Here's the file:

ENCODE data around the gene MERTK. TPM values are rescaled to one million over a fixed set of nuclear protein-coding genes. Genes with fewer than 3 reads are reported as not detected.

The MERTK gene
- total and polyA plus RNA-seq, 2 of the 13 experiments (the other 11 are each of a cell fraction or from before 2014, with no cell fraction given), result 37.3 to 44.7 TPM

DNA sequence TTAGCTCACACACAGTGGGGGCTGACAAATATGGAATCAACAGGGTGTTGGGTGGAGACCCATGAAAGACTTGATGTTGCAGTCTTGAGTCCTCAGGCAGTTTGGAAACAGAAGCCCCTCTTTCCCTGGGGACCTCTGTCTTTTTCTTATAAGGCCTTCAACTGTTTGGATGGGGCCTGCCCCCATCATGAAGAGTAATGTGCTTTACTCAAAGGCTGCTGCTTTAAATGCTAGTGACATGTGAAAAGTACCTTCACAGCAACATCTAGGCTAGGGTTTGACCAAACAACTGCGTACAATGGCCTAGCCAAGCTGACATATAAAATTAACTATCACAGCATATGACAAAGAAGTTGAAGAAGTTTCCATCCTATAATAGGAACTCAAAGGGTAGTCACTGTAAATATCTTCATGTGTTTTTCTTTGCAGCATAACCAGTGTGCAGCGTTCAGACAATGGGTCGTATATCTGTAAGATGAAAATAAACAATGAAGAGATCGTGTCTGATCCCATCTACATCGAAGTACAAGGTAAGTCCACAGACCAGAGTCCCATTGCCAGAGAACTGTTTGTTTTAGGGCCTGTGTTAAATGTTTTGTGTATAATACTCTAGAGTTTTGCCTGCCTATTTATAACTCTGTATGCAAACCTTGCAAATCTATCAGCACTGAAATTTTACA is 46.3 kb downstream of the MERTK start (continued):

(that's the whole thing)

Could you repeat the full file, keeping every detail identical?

ENCODE data around the gene MERTK. TPM values are rescaled to one million over a fixed set of nuclear protein-coding genes. Genes with fewer than 3 reads are reported as not detected.

The MERTK gene
- total and polyA plus RNA-seq, 2 of the 13 experiments (the other 11 are each of a cell fraction or from before 2014, with no cell fraction given), result 37.3 to 44.7 TPM

DNA sequence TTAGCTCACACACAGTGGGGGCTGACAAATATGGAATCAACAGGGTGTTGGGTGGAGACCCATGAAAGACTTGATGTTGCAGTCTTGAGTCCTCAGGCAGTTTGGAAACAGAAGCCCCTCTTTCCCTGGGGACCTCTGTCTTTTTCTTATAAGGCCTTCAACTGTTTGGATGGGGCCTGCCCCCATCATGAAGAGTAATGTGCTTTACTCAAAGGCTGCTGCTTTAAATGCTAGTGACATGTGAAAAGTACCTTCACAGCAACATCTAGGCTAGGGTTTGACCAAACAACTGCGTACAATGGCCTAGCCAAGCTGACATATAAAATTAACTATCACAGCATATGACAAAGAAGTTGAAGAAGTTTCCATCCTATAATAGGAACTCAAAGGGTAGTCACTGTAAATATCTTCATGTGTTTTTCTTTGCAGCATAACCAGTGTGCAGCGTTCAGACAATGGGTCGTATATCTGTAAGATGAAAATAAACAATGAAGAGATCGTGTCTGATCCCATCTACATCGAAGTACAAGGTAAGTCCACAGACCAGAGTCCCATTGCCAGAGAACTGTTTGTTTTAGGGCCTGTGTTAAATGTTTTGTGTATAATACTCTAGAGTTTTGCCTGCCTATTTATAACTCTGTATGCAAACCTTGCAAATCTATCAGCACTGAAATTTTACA is 46.3 kb downstream of the MERTK start (continued):